Via KDH News
The United States has the most robust and powerful military in the world — not a surprise for those of us in the Killeen area.
Fort Hood is a source of great pride, with men and women who serve and protect. But they are not bulletproof. Service members, their families and veterans are a favorite target for scammers.
The Better Business Bureau recognizes Military Saves Week as an opportunity to focus on the financial readiness of service members and their families. It is also a good time to remind everyone of the common scams that specifically target service members and their families.
Here are the most common scams targeting our men and women in uniform:
Online dating scams: Con artists steal identities of real soldiers on social networking sites, such as Facebook, and pose as service members, posting their photos on popular dating sites. Once they gain the trust of someone they’re engaging with online, scammers then ask for everything from laptop computers to money for airfare so they can fly back to the United States.
Protest scams: Some scammers are contacting the families of service members by phone or email and making false claims that their son or daughter is injured or wounded overseas. Often they ask for a wire transfer or money order to cover medical bills. Usually the perpetrator is an anti-war protester and is contacting the family to scare them.
Online classifieds car scam: Scammers are taking to online classifieds, offering too-good-to-be-true discounts on cars for military personnel. In some cases, the con artists claim they are service members about to be deployed and need to sell a vehicle fast. Similarly, others offer a special discount for serving their country, but require a wire transfer deposit.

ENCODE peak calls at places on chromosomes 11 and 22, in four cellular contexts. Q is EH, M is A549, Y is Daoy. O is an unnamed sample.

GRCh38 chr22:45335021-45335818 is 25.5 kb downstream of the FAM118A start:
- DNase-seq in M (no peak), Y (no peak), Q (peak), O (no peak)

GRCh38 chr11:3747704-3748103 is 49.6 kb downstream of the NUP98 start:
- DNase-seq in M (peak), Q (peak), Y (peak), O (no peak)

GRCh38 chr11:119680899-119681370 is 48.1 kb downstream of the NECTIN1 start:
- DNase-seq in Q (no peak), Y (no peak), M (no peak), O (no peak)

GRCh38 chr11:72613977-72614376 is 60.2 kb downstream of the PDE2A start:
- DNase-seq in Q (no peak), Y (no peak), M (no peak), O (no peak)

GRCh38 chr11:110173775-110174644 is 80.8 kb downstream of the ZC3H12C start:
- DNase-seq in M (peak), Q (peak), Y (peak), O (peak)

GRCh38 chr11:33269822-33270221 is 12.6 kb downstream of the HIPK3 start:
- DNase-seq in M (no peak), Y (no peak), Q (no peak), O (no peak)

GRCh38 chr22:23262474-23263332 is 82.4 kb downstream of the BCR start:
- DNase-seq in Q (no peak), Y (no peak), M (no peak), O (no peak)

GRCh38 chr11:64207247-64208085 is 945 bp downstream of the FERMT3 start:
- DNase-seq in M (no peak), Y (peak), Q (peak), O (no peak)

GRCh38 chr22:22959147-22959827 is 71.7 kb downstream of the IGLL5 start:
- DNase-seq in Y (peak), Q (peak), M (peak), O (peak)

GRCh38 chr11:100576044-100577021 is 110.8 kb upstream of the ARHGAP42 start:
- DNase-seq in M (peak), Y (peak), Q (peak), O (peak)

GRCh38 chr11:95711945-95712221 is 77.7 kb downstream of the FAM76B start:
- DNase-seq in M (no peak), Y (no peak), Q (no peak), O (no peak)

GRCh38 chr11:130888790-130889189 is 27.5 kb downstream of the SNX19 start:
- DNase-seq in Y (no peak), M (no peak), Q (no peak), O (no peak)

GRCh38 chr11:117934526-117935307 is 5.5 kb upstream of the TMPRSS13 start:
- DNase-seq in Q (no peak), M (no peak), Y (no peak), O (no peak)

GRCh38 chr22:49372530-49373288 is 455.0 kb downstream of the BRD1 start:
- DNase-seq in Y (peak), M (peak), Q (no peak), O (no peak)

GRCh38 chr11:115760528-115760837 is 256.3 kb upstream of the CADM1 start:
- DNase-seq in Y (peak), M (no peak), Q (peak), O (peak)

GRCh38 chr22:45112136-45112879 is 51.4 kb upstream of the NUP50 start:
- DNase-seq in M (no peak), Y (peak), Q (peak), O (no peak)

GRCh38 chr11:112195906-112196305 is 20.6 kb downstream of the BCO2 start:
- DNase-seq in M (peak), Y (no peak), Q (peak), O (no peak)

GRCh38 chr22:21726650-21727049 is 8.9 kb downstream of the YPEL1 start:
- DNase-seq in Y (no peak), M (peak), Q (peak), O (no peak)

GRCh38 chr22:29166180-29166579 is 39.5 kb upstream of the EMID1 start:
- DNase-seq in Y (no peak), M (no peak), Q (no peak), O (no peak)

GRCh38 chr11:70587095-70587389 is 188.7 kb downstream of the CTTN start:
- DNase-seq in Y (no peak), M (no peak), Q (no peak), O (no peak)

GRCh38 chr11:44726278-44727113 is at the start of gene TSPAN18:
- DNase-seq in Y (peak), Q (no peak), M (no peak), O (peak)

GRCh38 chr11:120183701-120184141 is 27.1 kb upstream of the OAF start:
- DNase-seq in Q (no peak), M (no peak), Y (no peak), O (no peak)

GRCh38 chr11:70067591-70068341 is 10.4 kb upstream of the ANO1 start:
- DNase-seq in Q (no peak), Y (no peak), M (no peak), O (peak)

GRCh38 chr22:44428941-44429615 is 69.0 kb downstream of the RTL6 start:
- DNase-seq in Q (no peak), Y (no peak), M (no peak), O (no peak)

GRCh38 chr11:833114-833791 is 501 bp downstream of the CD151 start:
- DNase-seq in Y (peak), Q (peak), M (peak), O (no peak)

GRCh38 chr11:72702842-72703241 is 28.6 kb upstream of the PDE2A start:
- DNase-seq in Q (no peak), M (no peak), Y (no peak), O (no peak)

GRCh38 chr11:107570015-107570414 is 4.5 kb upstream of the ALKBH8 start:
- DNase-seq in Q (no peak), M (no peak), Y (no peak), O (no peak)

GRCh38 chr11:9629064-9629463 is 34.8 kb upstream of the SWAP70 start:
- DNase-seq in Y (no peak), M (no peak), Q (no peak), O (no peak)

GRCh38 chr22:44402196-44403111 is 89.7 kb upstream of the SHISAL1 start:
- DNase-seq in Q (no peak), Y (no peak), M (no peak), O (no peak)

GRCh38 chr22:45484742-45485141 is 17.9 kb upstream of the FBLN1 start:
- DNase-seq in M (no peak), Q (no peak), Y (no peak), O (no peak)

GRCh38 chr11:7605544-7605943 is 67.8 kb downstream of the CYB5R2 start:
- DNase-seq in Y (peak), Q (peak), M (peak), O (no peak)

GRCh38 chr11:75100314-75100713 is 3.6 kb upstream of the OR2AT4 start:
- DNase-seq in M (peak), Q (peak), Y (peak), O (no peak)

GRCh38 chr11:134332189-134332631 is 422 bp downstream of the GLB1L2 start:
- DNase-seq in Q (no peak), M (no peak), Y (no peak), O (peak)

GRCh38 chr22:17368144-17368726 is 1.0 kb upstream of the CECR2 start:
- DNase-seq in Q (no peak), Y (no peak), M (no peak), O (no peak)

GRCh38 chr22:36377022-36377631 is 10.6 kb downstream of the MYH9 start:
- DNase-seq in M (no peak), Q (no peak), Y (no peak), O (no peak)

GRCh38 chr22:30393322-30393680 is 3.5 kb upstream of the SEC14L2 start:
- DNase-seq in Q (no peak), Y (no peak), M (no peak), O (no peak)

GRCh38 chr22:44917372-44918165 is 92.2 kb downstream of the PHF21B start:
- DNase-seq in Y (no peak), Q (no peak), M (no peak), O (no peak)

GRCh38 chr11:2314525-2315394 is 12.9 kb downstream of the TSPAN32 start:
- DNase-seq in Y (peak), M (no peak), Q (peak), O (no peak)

Military loan scams: Service members who have less-than-perfect credit are becoming victims of flashy offers that typically promise “up to 40 percent of your monthly take-home pay,” “same day cash,” “no credit check,” “all ranks approved.” But these offers can come with sky-high interest rates that do more harm than good. Often this practice involves the entire family of military members, so it can do years of damage to their financial security.
Housing scams: Due to the nature of military service, those who serve and their families are forced to move from base to base around the country. Scammers go to online classified sites to target areas near military installations, a problem too prevalent in the Killeen area. They lift the descriptions of legitimate rental properties and rewrite the post so it offers a special discount for service members. Depicting a too-good-to-be-true offer, they ask for a security deposit to be wired in advance to ensure their occupancy. But often, the individual or family arrives at the rental property only to find it already occupied.
To avoid these and many other scams that target service members, BBB advises:
Protect finances. Never wire money to strangers.
Safeguard your identity. Deployed military personnel can place an “active duty alert” on their credit reports to help minimize the risk of identity theft.
Report scams. File a complaint with the BBB and the Federal Trade Commission.
Adam Price is regional director of the Better Business Bureau serving the greater Killeen area. Email him at email@example.com.